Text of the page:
Q. As a person with a hidden disability, I am constantly struggling with the feeling of being unfairly judged or even attacked by people who do not understand my needs or issues. I’m an incomplete quad, able to walk but in frequent need of rest. I was recently accosted by a stranger while I was sitting in a seat reserved for people with disabilities at the airport. With no other seats available, she wanted me to move for an elderly woman using a cane. I don’t think I should have to defend my disability to anyone. I didn’t want to start a conflict so I gave up the seat, but it felt wrong. What should I have done?
A. The lack of understanding you describe and the rudeness you were subjected to is a common occurrence for many of us whose disabilities lie outside others’ uninformed viewpoints. Even those of us with disabilities sometimes make the mistake of assuming that someone with a hidden disability is not “one of us.” We all fall victim, no matter our specific disability, to the human tendency to categorize and classify each other. But with a hidden disability, you are especially vulnerable to widespread ignorance as well as being judged by others based on skin-deep assumptions. The lack of understanding derives from a pervasive cultural ignorance that is rooted deeply in people’s passive acceptance of stereotypes, universal fears and commonly held misconceptions.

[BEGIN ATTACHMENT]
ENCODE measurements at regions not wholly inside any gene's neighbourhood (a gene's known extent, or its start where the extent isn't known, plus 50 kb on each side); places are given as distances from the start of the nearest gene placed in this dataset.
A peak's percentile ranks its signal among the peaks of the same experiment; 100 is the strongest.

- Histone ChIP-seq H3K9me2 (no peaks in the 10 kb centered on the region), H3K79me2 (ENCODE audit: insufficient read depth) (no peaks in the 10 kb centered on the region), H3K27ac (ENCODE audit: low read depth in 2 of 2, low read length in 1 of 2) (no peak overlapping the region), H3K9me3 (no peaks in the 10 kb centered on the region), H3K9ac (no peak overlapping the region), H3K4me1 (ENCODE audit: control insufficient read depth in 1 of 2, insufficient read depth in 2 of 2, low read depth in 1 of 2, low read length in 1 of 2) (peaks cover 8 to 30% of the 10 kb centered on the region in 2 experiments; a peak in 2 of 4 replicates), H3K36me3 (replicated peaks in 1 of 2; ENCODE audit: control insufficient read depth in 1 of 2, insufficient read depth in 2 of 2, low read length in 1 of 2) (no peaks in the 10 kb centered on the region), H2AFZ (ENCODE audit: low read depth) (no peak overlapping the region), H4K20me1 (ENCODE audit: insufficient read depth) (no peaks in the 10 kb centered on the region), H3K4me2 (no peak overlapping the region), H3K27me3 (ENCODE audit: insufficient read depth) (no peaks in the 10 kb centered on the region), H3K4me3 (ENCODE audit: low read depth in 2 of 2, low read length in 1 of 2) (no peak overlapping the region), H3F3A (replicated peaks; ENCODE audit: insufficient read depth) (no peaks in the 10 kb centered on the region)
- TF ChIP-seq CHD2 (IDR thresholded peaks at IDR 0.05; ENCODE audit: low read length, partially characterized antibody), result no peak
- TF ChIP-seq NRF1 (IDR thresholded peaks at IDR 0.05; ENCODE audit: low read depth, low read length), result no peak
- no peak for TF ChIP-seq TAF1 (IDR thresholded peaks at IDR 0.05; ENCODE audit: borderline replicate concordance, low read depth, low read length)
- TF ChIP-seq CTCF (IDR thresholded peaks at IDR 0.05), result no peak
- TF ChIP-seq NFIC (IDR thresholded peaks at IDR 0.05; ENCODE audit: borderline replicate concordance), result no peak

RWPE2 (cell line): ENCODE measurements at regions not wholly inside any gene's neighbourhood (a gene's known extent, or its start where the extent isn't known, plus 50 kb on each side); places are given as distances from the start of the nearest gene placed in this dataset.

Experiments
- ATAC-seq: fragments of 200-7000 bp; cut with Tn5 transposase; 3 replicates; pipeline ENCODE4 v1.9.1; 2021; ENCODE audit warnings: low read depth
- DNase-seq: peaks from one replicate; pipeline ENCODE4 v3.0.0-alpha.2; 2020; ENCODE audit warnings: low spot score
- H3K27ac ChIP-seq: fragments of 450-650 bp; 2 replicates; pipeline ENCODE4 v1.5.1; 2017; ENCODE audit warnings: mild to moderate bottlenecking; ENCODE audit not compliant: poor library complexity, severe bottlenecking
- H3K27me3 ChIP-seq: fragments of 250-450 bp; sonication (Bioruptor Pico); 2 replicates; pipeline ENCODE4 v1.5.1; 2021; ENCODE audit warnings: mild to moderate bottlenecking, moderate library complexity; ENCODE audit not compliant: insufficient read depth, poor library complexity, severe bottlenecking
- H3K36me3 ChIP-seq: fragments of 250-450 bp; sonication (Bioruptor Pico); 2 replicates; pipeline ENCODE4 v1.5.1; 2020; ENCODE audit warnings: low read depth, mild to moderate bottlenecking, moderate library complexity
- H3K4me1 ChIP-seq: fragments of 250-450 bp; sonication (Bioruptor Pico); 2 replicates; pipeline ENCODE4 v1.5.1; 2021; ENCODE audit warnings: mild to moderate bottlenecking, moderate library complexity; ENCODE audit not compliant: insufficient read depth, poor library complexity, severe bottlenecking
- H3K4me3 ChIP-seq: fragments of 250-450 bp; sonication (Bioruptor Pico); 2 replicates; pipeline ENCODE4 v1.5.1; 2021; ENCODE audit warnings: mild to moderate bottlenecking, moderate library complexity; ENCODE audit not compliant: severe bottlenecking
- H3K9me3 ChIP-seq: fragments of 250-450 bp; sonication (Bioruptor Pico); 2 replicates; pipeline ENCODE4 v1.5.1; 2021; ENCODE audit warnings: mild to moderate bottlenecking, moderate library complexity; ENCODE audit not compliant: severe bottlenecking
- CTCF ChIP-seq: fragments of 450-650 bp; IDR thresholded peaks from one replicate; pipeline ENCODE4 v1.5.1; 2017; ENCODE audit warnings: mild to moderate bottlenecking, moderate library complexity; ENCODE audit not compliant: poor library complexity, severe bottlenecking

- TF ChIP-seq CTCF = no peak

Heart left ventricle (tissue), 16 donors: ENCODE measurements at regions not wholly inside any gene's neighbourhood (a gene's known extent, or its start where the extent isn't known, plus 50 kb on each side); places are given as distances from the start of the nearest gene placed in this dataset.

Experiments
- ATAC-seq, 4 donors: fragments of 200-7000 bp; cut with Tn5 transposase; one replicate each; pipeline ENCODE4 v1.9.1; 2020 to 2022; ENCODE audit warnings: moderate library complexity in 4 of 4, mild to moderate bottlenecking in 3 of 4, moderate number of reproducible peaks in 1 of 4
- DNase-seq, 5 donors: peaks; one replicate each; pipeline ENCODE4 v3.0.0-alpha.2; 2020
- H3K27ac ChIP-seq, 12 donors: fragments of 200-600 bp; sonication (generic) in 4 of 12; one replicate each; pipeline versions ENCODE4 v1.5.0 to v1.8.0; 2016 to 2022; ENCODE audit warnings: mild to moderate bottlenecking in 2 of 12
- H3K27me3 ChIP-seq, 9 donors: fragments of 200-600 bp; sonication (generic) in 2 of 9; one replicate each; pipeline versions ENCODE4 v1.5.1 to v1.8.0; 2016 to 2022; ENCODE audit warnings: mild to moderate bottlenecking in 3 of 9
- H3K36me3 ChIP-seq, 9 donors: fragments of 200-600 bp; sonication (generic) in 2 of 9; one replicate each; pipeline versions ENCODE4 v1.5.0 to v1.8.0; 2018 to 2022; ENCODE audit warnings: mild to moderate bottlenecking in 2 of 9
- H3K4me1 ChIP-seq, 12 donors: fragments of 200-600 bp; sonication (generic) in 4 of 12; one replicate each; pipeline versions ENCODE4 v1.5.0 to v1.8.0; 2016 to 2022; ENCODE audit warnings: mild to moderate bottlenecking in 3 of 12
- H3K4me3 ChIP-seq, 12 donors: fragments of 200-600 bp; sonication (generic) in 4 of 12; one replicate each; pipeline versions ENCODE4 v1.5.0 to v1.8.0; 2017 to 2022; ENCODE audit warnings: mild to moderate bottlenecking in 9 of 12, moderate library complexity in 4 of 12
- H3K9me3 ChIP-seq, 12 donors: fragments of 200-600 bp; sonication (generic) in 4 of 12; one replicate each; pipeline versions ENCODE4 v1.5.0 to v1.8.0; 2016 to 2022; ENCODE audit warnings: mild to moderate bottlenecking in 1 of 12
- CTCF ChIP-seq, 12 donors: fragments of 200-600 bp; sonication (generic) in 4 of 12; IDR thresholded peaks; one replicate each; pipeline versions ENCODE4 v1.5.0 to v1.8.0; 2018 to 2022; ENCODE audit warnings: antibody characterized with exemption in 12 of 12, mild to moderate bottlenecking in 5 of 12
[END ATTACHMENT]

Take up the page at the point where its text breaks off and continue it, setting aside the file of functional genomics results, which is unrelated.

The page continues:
In the scenario you describe, you characterize your feelings in a way that captures what many of us have experienced: “I don’t think I should have to defend my disability to anyone.” I completely understand your reaction. Many of us would feel offended when challenged in the way you were. Others may have decided in advance, after a number of similar confrontations, to adopt an unwritten “policy” of confidentiality — my disability is no one’s business but mine — and choose not to respond at all. You’re well within your rights to do this. However, the problem with dismissing or ignoring the person confronting you is that it may lead to an escalation that can upset not only you but those within earshot as well.
You can take another tack and seize the opportunity to inform or even educate. Your choice may depend on the way you feel at the moment. If you are fatigued or not feeling well, you may choose to use as few words as possible: “I do have a disability and I’m resting. I need this seat.” If you feel up to it, you can go further: “I have a spinal cord injury, it’s tiring to walk, and after coming this far, I need to rest before moving on.” If you’re in an expansive mood, you can politely invite the person confronting you to engage in conversation: “l understand your reaction to seeing me in this seat, but I have a disability that is not obvious. Would you like to hear about it?” Coupled with a smile, this kind of response might disarm your confronter and lead to a lesson learned.
Whatever words you choose, the tone of your response and your body language are just as important. It’s best to try to stay calm and in control, and damp down your anger before responding. The last thing you want is to stoke someone else’s hot coals into a raging fire.